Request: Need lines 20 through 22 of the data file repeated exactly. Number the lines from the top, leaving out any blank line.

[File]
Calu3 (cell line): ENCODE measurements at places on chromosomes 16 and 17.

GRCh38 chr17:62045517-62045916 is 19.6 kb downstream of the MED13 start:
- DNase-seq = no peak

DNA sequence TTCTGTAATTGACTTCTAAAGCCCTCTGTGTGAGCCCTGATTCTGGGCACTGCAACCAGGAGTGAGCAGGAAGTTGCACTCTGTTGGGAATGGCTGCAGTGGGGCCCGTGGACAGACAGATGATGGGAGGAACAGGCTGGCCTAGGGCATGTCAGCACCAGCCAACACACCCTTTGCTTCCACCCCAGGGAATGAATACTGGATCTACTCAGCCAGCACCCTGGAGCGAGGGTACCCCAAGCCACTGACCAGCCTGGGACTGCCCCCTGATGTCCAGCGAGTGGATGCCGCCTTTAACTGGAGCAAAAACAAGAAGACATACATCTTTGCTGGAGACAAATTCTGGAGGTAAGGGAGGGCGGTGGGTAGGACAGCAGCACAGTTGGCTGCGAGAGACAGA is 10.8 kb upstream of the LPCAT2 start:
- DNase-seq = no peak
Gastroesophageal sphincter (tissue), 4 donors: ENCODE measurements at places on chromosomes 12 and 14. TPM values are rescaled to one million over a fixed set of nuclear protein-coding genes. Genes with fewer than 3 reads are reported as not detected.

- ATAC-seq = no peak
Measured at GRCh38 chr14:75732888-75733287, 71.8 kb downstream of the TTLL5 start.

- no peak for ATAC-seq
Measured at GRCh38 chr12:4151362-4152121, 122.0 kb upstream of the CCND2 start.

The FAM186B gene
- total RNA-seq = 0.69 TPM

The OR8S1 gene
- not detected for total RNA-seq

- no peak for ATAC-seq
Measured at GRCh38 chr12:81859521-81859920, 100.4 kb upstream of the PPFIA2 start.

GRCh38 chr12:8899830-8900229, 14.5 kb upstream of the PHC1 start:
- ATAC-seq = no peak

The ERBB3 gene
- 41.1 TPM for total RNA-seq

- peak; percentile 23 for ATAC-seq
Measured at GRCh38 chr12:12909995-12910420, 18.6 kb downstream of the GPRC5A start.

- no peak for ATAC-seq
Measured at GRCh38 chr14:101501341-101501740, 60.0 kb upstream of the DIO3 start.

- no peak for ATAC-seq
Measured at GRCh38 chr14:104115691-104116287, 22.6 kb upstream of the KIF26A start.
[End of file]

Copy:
- 41.1 TPM for total RNA-seq

- peak; percentile 23 for ATAC-seq
Measured at GRCh38 chr12:12909995-12910420, 18.6 kb downstream of the GPRC5A start.